A Great Milestone as Schlumberger Celebrates 80 years in Malaysia
It’s tough times for the oil and gas industry – and how does the world’s largest oilfield services company, a firm with 105,000 people, over 140 nationalities working in 85 countries and $48.5 billion in revenue in 2014, deal with the challenge?

Answer: the company believes that the service industry can respond to challenges of working differently in four distinct ways. First is by increasing technology innovation. Today, service industry R&E investments are focused on evolutionary products that not only do what is required, but at a better and lower cost.

The second driver is reliability where a new approach to product development, job planning and design as well as job execution was initiated by the company six years ago.

Third is efficiency by leveraging scale in both field operations and back office systems. In this context the opening of Schlumberger’s new operational support centre for oilfield assets reliability and efficiency in Port Klang is a major milestone in the company’s transformation and demonstrates Schlumberger’s commitment to Malaysia.

Last is integration. Integrating services, sharing resources and deploying people more efficiently can yield performance gains. Just as importantly, integrating technologies adds significant value.

ASEAN, A Fast Growing Region

Malaysia’s land lay lush and fertile amidst deep, rich veins of natural oil and gas. Such lucky conditions drew Schlumberger to the country’s shores eighty years ago (a mere eight years after its formation in France). It was in Malaysia that Schlumberger engineers ran the first-ever electric log in an oil well in Miri, Sarawak, which marked the beginning of an uninterrupted service to the oil and gas industry, not just in Malaysia but the entire Asia-Pacific region. Schlumberger’s long-term and unwavering belief in its future is centered on the premise that oil and gas will continue to be a cornerstone resource for the world’s energy needs.

Where growth is concerned, it doesn’t get better than ASEAN, a political and economic organisation of ten Southeast Asian countries. As other economic regions around the world like the BRIC (Brazil, Russia, India and China) nations falter, global investors are increasingly turning their attentions to regions like ASEAN. As McKinsey notes, if ASEAN were a single entity, it would rank as the eight-largest economy in the world, just behind the U.S, China, Japan, Germany, France, UK and India.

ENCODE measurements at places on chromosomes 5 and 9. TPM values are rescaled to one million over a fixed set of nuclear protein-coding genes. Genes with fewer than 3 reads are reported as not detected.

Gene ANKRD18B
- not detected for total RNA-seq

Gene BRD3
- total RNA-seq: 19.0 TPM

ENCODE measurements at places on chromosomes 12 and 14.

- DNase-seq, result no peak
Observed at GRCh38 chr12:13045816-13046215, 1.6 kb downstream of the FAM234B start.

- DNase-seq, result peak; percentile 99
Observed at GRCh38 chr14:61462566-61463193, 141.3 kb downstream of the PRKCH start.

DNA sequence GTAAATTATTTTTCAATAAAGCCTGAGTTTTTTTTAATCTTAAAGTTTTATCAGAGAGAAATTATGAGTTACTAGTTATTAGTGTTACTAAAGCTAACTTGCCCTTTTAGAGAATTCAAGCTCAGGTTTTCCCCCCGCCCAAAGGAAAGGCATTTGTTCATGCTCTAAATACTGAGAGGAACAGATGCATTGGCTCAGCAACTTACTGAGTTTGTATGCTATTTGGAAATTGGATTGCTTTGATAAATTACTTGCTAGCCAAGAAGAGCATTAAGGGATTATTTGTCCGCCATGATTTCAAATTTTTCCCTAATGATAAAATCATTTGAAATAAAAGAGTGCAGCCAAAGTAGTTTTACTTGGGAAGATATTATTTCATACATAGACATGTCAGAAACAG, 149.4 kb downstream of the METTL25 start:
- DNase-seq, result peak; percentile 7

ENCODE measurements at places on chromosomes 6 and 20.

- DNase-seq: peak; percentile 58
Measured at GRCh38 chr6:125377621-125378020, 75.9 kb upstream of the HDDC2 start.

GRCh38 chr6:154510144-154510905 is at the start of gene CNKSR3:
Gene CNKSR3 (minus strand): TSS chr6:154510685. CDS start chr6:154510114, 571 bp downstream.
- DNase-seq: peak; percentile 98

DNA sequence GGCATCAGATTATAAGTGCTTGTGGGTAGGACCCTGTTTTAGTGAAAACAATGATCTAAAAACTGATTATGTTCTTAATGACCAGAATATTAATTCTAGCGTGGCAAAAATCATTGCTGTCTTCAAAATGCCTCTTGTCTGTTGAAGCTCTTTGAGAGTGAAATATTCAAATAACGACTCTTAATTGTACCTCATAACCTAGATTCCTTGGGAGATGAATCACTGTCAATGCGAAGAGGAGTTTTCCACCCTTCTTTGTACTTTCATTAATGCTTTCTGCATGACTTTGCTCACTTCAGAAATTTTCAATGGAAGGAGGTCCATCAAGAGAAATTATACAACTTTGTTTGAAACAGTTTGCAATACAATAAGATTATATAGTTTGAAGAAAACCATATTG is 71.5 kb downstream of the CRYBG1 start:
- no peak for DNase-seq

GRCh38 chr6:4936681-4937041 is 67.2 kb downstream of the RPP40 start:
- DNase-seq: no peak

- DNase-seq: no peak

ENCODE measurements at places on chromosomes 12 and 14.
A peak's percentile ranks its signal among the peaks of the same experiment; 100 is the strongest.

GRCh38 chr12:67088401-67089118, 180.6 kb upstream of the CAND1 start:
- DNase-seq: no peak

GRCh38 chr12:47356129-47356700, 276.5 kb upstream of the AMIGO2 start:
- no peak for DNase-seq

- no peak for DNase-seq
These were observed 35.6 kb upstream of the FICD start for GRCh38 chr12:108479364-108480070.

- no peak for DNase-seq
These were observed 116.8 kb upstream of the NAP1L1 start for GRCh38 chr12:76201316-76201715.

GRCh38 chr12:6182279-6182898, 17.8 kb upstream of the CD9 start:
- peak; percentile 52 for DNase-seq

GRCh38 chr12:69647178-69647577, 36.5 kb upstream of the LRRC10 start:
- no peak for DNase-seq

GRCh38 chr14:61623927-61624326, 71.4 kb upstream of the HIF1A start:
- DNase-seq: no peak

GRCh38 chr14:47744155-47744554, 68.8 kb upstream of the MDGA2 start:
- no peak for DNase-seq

ExxonMobil estimates, Asia’s share of global energy consumption will rise from 38% in 2010 to 45% by 2040, making the region not just an influential producer, but an important consumer as well. In fact, the Economist Intelligence Unit (EIU) forecasts that alongside energy consumption, industrial demand for oil and gas will also grow, as Asia’s rising wealth fuels demand for manufactured goods – evidence of which is already apparent, in terms of the huge retail and consumption trend lines.

Kuala Lumpur: A City for ASEAN's Bright Future

Malaysia’s capital Kuala Lumpur (KL) - where Schlumberger has a firmly established presence is blessed with an excellent location in relation to the rest of ASEAN. With a matured and intricate network of airports, roads, railways, highways and ports, KL is a key node in ASEAN’s bustling markets. Strategic geography and world-class infrastructure aside, multitude of other plus factors sat in KL’s armory, tipping the decision in its favour such as cost competitiveness, talent availability, political stability, client proximity, infrastructure preparedness and a mature legal and regulatory framework. Schlumberger saw that among the many Asian cities on offer, KL, one of its most-established locales, continued to offer the best proposition. And so, five years ago, Schlumberger began the first of what would eventually be five new, major investments in Malaysia.

In 2010, Schlumberger opened its Asia-Pacific headquarters in Bandar Utama, Petaling Jaya. Enamoured by the favourable conditions enjoyed, the company established its financial hub for the entire Eastern Hemisphere that very same year. Schlumberger then opened the WesternGeco Penang Product Centre in 2011, dedicated to the manufacturing and support if state-of-the-art marine and land seismic equipment. Schlumberger took several steps further 4 years later with the inauguration of two new regional hubs and a centre for reliability and efficiency launched in May. Other set-ups include Schlumberger’s procurement service centre and its human resource hub, both located in Bandar Utama.